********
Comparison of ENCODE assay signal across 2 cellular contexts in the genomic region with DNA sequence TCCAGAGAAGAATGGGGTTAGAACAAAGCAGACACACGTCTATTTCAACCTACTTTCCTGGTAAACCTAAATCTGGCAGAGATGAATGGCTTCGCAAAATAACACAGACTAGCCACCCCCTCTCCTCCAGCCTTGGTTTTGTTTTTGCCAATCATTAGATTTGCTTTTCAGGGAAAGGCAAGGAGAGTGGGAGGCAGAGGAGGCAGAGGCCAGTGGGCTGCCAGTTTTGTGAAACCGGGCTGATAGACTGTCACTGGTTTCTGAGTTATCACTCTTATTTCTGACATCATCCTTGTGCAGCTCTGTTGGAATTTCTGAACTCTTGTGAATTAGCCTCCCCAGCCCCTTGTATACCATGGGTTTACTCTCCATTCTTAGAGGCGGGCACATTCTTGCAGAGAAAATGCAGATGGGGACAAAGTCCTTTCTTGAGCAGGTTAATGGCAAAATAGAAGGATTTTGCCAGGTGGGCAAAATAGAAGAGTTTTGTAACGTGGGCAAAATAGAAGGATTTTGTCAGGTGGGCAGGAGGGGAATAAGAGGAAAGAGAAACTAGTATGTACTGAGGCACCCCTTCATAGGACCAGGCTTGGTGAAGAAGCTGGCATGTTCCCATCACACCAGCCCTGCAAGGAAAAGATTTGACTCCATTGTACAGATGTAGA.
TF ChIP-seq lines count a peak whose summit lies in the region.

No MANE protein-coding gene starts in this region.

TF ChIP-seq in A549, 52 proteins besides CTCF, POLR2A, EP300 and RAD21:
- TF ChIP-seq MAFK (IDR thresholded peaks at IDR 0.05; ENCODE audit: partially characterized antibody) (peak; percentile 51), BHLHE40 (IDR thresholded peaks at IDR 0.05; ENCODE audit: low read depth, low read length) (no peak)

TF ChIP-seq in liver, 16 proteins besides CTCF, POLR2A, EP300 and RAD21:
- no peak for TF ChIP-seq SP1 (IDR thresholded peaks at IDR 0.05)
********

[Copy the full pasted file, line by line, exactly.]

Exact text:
Comparison of ENCODE assay signal across 2 cellular contexts in the genomic region with DNA sequence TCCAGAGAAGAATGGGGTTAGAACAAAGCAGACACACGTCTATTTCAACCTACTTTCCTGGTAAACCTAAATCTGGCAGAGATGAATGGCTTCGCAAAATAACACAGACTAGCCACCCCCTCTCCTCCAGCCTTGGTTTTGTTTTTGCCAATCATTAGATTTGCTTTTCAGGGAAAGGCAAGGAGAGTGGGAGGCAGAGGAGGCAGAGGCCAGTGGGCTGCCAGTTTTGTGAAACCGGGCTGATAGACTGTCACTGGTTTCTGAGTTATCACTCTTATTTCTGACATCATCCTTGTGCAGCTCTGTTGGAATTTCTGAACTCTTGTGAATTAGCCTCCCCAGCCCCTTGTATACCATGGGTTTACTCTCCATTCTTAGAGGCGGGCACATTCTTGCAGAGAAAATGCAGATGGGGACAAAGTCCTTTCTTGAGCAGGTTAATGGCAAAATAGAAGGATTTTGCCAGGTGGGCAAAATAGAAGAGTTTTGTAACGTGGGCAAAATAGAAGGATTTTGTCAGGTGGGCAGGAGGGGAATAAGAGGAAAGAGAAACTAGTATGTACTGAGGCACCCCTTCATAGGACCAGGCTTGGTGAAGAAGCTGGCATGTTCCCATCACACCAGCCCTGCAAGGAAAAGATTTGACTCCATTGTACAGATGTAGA.
TF ChIP-seq lines count a peak whose summit lies in the region.

No MANE protein-coding gene starts in this region.

TF ChIP-seq in A549, 52 proteins besides CTCF, POLR2A, EP300 and RAD21:
- TF ChIP-seq MAFK (IDR thresholded peaks at IDR 0.05; ENCODE audit: partially characterized antibody) (peak; percentile 51), BHLHE40 (IDR thresholded peaks at IDR 0.05; ENCODE audit: low read depth, low read length) (no peak)

TF ChIP-seq in liver, 16 proteins besides CTCF, POLR2A, EP300 and RAD21:
- no peak for TF ChIP-seq SP1 (IDR thresholded peaks at IDR 0.05)